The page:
Trinidad AG: Law coming to stop prisoners’ use of internet in jail
(Trinidad Guardian): Prisoners in local jails are communicating on the Internet using 4G and LTE technology, prompting the Government to amend the Interception of Communication law soon to deal with this.
That’s according to Attorney General Faris Al-Rawi
Al-Rawi revealed this in yesterday’s Senate debate on a Miscellaneous provision bill concerning measures to protect security sector workers – from police, prisons and immigration to Customs officials – as well as halt activities by, and weed out corrupt officers.
Bill provisions include criminalising “tip-offs” which Al-Rawi said was giving an advantage to criminal empires.
He said prisoners’ use of high-level technology was presenting “significant difficulties” in jails. He said he’ll also be bringing law to introduce a unique ID number and a bio-metric system like the United States Social Services system. He said this would eliminate fraud.
Al-Rawi said he’d consulted the Director of Public Prosecutions on possible law to prevent police from framing people. Al-Rawi said during Bail bill debate – when “frameup” concerns arose – the Prime Minister instructed him to examine such law. But he said the DPP urged him against having a statutory offence of framing and advised reliance on common law: misbehaviour in public office, perverting the course of justice and wasteful employment of police time.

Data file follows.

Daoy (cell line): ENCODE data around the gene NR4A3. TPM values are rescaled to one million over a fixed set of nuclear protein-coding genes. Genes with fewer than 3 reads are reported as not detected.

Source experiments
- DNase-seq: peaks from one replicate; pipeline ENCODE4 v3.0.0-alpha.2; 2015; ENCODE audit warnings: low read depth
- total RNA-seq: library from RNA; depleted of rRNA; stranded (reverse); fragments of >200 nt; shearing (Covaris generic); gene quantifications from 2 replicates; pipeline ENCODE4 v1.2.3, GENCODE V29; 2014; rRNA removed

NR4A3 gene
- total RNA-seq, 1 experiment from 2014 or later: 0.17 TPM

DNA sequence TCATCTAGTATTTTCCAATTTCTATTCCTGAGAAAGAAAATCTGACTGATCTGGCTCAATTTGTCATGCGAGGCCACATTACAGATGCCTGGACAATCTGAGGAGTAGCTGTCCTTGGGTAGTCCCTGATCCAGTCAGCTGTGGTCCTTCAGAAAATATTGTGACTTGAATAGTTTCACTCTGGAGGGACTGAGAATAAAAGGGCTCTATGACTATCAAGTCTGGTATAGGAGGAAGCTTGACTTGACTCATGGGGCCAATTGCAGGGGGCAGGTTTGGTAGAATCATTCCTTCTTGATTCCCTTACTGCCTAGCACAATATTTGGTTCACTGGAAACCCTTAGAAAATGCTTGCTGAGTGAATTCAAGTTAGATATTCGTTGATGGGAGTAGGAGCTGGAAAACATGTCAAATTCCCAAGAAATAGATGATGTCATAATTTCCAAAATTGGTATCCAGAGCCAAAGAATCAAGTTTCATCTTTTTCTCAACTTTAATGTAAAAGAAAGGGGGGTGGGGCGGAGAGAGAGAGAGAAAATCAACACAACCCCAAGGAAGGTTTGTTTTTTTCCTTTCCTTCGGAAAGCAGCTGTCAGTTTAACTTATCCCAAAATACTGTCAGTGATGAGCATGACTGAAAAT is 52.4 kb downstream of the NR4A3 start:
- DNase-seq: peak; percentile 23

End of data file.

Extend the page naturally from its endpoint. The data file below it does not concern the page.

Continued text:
Also yesterday, UNC senator Taharqa Obika apologised to the Senate for his behaviour there last week. The outburst got him evicted. Obika had sparred loudly with National Security Stuart Young during the debate, with each making accusations against the other. Senate Vice President Nigel Freitas ordered security to remove Obika. Senate President Christine Kangaloo later declared Obika had brought the Senate into disrepute and ruled he must apologise.
Yesterday, Obika told Senators, “When it comes to my action in question, to all who have been offended including Madame President, Mr Vice President, all members of the Senate and the people of my beloved nation, I offer an unreserved and sincere apology and a commitment to uphold the sanctity that is the Senate in adherence to my oath.”
His apology was greeted with desk-thumping approval from Independent and Opposition senators.